Suffolk County has been working on meeting the challenges of climate change for several years, and the results are impressive. Energy costs and energy use have declined significantly, as have carbon emissions.
The findings, plus a commitment for further action, are part of a climate action plan to be voted on Tuesday by the county legislature. The plan should be passed. Approval is a necessary step in a process that would allow Suffolk to receive state funding and commercial building owners in the county to get low-cost financing for energy-saving measures. The money would be repaid on tax bills through a year-old state program.
Suffolk's savings are an example of the payoff that can come from steady effort. Since 2007, the county has had a capital budget line dedicated to energy-efficiency projects. Old heating and chilling systems have been replaced, lighting has been modernized and new buildings must be constructed to the highest green certification standards. Suffolk has cut energy use in the 30 buildings it targeted for improvement by 30 to 60 percent, and its energy bill has dropped from $31 million to $26 million. Greenhouse gas emissions were reduced by 10 percent from 2005 to 2010. And six buildings where rooftop solar panels were installed are producing 240 kilowatts for the buildings' use.CartoonMatt Davies' latest cartoon: HourglassCommentSubmit your letterReader essaysGet published in Newsday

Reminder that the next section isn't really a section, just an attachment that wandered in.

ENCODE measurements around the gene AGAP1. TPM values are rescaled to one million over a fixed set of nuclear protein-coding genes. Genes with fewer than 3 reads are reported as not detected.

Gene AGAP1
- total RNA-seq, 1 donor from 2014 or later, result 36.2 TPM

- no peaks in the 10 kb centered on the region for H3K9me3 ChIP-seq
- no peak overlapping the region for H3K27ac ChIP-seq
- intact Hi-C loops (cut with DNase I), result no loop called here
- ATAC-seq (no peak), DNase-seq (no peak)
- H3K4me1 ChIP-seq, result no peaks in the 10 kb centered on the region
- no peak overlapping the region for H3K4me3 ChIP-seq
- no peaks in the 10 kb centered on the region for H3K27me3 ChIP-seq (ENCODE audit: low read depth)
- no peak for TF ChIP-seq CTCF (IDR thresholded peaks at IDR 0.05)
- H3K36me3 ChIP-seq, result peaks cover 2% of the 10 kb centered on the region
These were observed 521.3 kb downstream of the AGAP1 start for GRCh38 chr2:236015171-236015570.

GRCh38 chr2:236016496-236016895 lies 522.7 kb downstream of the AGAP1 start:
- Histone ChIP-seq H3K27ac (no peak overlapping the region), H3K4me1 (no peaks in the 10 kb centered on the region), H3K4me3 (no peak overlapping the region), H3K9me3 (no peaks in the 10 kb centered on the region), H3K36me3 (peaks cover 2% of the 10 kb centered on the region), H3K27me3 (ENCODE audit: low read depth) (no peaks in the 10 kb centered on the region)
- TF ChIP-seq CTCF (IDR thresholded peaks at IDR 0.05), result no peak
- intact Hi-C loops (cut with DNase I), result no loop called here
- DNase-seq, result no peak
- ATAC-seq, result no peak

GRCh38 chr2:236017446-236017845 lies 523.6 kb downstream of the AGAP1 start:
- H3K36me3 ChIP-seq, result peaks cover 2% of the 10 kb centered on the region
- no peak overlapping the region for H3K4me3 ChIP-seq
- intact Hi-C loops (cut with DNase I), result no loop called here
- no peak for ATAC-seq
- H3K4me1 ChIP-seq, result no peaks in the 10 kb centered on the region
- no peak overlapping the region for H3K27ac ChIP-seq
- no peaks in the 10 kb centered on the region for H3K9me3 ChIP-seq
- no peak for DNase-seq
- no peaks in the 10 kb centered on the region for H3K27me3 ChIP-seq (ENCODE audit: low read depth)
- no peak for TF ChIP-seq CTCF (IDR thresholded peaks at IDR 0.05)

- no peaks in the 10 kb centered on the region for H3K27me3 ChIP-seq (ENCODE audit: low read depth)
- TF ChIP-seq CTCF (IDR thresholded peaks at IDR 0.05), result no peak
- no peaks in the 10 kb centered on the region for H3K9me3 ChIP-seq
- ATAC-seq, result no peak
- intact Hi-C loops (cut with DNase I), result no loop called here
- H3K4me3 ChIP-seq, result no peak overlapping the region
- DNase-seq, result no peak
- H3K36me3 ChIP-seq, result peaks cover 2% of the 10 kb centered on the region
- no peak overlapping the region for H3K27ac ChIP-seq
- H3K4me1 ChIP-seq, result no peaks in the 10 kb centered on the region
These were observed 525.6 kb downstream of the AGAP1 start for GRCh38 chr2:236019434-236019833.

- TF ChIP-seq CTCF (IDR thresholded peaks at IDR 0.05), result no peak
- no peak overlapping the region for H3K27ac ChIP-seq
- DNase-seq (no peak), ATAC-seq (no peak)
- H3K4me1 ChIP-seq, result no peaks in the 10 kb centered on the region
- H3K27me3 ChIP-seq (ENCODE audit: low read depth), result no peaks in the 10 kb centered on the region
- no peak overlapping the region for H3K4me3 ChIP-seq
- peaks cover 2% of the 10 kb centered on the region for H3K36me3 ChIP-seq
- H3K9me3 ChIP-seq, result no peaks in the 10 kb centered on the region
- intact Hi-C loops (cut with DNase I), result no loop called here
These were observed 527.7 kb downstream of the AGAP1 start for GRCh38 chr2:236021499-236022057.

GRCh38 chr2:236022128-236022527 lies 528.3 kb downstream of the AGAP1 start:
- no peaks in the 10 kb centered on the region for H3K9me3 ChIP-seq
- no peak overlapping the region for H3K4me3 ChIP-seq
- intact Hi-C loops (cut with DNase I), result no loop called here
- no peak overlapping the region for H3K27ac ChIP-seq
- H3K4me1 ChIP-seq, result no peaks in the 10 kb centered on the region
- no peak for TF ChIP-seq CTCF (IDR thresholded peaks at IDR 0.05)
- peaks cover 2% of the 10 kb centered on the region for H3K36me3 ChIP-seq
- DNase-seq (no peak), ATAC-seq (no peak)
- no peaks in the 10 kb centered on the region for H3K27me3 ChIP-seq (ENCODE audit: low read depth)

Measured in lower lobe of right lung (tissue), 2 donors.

It's a promising start. And by bringing commercial buildings under its energy-saving umbrella, Suffolk has a chance to achieve greater energy savings and even lower emissions. Other Long Island municipalities involved in the same state program should push forward with their plans. Those not participating should get involved. Everyone has a stake in adapting to a changing climate.